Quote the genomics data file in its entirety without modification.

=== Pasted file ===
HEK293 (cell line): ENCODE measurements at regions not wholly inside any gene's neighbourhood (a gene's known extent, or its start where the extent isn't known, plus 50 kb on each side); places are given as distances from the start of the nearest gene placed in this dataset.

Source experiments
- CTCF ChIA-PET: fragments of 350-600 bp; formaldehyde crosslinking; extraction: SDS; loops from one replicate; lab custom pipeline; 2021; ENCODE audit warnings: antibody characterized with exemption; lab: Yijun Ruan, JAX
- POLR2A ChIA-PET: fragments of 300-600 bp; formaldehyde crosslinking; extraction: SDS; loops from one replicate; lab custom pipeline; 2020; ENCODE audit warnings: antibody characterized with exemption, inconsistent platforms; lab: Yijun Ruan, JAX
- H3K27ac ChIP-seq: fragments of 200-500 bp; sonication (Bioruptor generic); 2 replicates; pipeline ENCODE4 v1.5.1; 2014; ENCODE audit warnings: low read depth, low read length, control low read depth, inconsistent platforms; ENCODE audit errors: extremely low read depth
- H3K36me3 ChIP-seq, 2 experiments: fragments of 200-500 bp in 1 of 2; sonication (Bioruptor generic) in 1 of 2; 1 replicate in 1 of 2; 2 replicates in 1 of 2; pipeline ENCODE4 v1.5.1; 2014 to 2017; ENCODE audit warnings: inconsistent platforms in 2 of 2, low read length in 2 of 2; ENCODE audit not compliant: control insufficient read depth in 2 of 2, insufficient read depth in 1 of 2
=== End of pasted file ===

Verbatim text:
HEK293 (cell line): ENCODE measurements at regions not wholly inside any gene's neighbourhood (a gene's known extent, or its start where the extent isn't known, plus 50 kb on each side); places are given as distances from the start of the nearest gene placed in this dataset.

Source experiments
- CTCF ChIA-PET: fragments of 350-600 bp; formaldehyde crosslinking; extraction: SDS; loops from one replicate; lab custom pipeline; 2021; ENCODE audit warnings: antibody characterized with exemption; lab: Yijun Ruan, JAX
- POLR2A ChIA-PET: fragments of 300-600 bp; formaldehyde crosslinking; extraction: SDS; loops from one replicate; lab custom pipeline; 2020; ENCODE audit warnings: antibody characterized with exemption, inconsistent platforms; lab: Yijun Ruan, JAX
- H3K27ac ChIP-seq: fragments of 200-500 bp; sonication (Bioruptor generic); 2 replicates; pipeline ENCODE4 v1.5.1; 2014; ENCODE audit warnings: low read depth, low read length, control low read depth, inconsistent platforms; ENCODE audit errors: extremely low read depth
- H3K36me3 ChIP-seq, 2 experiments: fragments of 200-500 bp in 1 of 2; sonication (Bioruptor generic) in 1 of 2; 1 replicate in 1 of 2; 2 replicates in 1 of 2; pipeline ENCODE4 v1.5.1; 2014 to 2017; ENCODE audit warnings: inconsistent platforms in 2 of 2, low read length in 2 of 2; ENCODE audit not compliant: control insufficient read depth in 2 of 2, insufficient read depth in 1 of 2